From Wood and Carpet, to Tile and Luxury Vinyl Plank
Kids are back in school, learning their ABCs. Did you know there are ABCs of flooring, too? Let’s learn about some of my favorite floors:
A is for area rugs. An area rug is simply a carpet that is finished around the edges, often much smaller than the dimensions of a room. Available in a variety of sizes and patterns, an area rug can easily be moved.
B is for Berber, a style of carpet that consists of multiple small loops that are not cut, but rather woven together.
C is for Carrara. A type of natural stone from marble quarries in Carrara, Italy, it is found in varying hues of white and gray. The background of this marble tile is whitish gray, and it has linear, thin and feathery veining patterns.
D is for distressed. The intentional scratching, scraping and/or gouging of a flooring surface to create an aged look. These processes may involve wire brushing, sculpting and scraping the floor. Doing so results in a floor with a lot of texture and character. Very practical for active homes with kids and pets; it hides scratches and dings.
E is for Exceptional II, a popular carpet, made by DreamWeaver. It is stain-resistant, durable and perfect for clients putting their home on the market (or for rooms that don’t get heavy use).
F is for French oak. Literally wood grown in France, French oak floors have a very high tannin content, which reacts better in the aging process, giving the wood a beautiful patina and time-worn look.
G is for Georgia, because most of the carpet in the world is made right here in Georgia. Approximately 75% of all carpet and rugs are made in and around Dalton (https://bit.ly/3QDYj9i). When you purchase carpet, you support our state’s economy.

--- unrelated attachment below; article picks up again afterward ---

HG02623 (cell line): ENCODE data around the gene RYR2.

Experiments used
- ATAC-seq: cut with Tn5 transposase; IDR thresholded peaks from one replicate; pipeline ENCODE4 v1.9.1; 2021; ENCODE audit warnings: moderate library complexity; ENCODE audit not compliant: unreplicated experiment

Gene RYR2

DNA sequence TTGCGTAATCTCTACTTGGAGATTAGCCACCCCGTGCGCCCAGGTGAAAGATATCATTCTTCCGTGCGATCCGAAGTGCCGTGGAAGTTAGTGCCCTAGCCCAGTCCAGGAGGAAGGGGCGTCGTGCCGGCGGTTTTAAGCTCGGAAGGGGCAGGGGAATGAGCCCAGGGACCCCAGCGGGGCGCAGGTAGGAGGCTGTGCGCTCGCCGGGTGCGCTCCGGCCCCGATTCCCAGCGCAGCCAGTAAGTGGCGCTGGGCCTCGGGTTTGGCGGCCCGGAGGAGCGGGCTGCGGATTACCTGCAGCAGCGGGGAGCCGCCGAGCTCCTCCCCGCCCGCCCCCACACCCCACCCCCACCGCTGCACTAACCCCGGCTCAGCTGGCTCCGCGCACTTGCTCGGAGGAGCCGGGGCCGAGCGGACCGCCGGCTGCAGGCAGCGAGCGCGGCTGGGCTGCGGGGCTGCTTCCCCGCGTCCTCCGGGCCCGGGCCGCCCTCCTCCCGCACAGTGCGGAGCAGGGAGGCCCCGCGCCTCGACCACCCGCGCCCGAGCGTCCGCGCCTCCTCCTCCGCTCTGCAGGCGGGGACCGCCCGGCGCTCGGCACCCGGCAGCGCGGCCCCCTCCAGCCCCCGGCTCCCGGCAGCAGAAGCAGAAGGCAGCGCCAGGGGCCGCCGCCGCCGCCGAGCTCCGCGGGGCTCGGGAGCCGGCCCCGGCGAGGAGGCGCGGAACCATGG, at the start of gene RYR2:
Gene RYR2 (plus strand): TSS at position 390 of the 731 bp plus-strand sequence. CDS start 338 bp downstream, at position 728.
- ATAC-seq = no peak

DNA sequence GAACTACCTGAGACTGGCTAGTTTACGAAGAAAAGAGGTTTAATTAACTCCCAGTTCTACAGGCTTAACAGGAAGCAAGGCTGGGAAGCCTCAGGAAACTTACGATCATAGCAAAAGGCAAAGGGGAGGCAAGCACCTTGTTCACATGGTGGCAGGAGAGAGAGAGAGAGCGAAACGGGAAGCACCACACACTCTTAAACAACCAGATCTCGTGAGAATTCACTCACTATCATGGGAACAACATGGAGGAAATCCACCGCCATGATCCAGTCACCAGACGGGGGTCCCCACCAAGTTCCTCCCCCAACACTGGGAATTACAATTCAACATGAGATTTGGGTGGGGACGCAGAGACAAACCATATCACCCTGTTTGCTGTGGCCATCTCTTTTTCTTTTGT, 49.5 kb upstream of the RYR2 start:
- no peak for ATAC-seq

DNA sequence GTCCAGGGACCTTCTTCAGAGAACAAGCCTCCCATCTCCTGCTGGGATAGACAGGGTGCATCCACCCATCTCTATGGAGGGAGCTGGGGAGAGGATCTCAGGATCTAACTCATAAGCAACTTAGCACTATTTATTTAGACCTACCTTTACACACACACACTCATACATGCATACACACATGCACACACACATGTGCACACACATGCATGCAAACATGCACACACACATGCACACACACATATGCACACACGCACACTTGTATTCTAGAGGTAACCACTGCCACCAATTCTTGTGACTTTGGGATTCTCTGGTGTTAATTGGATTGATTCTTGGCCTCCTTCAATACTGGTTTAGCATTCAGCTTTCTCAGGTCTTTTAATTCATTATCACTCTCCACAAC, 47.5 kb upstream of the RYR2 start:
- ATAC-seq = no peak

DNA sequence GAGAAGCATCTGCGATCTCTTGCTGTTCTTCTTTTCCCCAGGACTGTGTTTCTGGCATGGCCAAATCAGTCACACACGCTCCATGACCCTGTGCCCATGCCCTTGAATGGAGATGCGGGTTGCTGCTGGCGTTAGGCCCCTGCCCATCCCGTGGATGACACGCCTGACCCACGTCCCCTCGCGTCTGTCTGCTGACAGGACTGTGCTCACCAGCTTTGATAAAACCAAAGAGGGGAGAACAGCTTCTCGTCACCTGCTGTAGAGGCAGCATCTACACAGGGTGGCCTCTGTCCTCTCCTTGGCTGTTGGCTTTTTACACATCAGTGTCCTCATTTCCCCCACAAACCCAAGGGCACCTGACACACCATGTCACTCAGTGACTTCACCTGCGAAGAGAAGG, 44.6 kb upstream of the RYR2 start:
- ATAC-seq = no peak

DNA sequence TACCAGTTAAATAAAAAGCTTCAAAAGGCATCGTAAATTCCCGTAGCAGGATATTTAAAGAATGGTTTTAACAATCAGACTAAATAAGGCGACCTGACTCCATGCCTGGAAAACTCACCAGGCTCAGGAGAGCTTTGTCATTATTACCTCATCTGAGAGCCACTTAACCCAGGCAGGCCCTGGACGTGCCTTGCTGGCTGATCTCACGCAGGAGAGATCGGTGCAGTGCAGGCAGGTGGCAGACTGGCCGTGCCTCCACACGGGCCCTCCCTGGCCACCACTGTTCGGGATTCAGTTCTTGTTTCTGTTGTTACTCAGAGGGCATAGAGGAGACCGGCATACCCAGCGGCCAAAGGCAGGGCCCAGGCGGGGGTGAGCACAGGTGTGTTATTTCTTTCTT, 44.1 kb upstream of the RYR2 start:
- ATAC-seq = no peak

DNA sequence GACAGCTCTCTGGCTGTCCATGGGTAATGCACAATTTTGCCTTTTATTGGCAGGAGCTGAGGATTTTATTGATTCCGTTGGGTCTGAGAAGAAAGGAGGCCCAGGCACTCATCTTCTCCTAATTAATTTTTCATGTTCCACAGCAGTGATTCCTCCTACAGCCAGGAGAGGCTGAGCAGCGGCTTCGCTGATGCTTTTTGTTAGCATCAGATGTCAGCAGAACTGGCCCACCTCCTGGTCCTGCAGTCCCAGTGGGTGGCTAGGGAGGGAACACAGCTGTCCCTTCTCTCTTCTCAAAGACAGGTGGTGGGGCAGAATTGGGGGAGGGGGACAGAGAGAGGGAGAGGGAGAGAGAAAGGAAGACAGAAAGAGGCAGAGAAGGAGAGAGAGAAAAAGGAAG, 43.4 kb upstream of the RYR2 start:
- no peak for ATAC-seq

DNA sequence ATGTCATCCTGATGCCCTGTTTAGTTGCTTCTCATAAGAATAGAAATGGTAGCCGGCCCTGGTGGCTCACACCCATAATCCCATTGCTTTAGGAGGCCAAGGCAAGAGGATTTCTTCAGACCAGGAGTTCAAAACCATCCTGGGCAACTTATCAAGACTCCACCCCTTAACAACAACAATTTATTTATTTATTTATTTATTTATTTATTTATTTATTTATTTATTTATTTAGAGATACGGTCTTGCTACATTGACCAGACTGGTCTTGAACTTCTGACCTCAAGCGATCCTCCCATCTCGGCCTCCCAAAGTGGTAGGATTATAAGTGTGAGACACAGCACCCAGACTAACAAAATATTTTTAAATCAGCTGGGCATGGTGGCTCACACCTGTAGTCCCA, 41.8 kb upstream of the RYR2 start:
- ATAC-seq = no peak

H is for Happy Floors, a go-to line of European-crafted porcelain and ceramic tiles and mosaics.
I is for Inhaus Sono Eclipse, one of my favorite luxury vinyl plank (LVP) brands. It is waterproof, family- and pet-friendly, easy to clean, and stain-, fade- and scratch- resistant. Available in wood and tile looks, what’s not to love?
J is for Janka, a scale that measures the strength of hardwood materials. This test determines the amount of force it takes to drive a .444-inch steel ball into a solid plank of wood. The Janka rating is helpful in determining how easily a floor will indent. (The Janka hardness test does not measure scratch resistance. All wood floors will scratch, no matter the score on the Janka scale.)
K is for Karastan. This brand offers top-of-the-line products, excellent quality and something for everybody: carpet, hardwoods and LVP.
Next month, we’ll finish the alphabet with more of my favorite flooring terms.
– Elisabeth Stubbs is one of the owners of Enhance Floors & More, one of Atlanta’s top-rated flooring dealers, located in Marietta.
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